Aborigines protest Invasion Day
BY BRONWEN BEECHEY
ADELAIDE — More than 80 people attended a speakout and candlelight vigil to mark Invasion Day on January 26. The meeting was held outside Government House, on what has become known to Aboriginal activists as Genocide Corner, after a camp protesting the activities of Western Mining at Lake Eyre was forcibly removed by police in January 1999.
Georgina Williams welcomed the audience on behalf of the Kaurna people, the traditional owners of the land on which Adelaide stands. Williams drew attention to the campaign against the building of an Ansett call centre at Warraparinga, a significant Aboriginal site near Flinders University. "John Howard says he can't apologise for what happened yesterday, but what's happening at Warraparinga shows that yesterday is still going on today", she said.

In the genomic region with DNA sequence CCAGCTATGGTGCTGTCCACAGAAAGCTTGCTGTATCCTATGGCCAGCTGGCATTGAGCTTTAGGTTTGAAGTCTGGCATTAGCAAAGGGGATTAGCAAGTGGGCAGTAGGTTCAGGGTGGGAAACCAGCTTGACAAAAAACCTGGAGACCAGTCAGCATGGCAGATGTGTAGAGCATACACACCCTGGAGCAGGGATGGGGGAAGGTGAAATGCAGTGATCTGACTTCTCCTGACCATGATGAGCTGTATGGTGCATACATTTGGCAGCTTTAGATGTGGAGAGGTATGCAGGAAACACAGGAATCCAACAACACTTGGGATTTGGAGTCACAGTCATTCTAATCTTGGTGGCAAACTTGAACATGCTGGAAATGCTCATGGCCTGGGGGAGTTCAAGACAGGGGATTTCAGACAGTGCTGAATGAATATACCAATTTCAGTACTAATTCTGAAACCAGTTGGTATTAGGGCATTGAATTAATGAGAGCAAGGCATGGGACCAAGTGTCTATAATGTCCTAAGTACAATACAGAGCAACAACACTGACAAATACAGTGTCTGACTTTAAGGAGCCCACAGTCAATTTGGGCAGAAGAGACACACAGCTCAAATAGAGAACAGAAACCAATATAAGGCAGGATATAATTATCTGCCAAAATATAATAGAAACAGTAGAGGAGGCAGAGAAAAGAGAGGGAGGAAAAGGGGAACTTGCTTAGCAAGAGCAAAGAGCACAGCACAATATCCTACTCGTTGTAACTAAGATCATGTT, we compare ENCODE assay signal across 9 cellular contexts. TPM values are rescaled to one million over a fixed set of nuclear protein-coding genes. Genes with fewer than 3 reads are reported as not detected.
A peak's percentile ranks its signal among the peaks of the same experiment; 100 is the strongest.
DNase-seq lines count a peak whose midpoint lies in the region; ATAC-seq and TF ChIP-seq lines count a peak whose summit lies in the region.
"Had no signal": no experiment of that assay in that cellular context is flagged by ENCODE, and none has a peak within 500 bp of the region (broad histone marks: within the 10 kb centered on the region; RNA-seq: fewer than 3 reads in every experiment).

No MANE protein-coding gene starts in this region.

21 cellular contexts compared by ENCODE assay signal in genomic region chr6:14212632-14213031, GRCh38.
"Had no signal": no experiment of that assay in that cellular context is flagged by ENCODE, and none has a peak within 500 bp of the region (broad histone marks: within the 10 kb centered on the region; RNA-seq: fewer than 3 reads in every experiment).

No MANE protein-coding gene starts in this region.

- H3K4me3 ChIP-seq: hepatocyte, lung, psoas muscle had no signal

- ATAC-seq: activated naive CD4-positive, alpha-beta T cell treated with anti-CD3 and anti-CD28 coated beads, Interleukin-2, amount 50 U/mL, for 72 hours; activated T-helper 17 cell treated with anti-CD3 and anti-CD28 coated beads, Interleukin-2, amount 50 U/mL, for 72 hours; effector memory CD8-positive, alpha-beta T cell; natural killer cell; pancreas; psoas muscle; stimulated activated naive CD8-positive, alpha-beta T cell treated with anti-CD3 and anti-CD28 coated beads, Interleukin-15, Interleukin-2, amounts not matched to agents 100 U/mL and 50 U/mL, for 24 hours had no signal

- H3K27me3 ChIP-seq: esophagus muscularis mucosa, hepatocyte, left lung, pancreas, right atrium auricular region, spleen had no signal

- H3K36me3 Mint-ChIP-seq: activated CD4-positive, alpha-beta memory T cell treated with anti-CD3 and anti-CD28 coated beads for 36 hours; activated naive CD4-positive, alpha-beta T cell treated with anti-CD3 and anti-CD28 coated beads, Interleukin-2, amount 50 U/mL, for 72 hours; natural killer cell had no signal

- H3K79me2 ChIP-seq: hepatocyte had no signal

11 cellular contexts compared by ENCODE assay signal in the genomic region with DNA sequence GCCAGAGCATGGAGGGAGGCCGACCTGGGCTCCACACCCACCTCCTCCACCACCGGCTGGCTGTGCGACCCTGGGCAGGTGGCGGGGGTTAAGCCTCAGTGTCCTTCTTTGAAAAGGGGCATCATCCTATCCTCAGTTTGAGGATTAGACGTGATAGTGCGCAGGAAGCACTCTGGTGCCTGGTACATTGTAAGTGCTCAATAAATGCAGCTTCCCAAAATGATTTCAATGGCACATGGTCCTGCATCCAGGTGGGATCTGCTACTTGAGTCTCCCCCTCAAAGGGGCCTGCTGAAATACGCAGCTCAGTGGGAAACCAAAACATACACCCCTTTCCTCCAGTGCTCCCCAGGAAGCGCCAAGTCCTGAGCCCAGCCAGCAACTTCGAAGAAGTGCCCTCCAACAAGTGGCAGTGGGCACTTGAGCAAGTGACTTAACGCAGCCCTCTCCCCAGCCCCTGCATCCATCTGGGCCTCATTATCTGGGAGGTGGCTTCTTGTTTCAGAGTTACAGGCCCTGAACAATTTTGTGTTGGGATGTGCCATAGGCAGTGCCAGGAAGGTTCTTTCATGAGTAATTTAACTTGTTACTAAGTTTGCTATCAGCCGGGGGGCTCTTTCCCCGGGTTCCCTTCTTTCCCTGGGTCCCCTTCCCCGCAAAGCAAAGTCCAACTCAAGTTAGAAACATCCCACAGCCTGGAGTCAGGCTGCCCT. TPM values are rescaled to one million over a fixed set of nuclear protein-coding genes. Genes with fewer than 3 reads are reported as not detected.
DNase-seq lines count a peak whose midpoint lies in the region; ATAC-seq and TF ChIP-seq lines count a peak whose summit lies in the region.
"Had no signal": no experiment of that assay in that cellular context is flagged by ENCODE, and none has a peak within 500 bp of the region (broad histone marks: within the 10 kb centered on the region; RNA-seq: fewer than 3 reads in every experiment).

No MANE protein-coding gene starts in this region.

The gathering was addressed by Tom Trevorrow and Matt Rigney from the Ngarrindjeri people, who spoke on the struggle against the building of a bridge to Kumarangk (Hindmarsh Island). The bridge is almost complete.
The Ngarrindjeri people are calling on the South Australian government to provide a ferry service to the island, as they will not travel on the bridge. In a stunning display of insensitivity, the Goolwa Council has invited the Ngarrindjeri to participate in the opening ceremony for the bridge.
The speakout's organisers plan to rally at Genocide Corner (corner of King William Street and North Terrace) at 7pm on the first Friday of every month to publicise Aboriginal demands.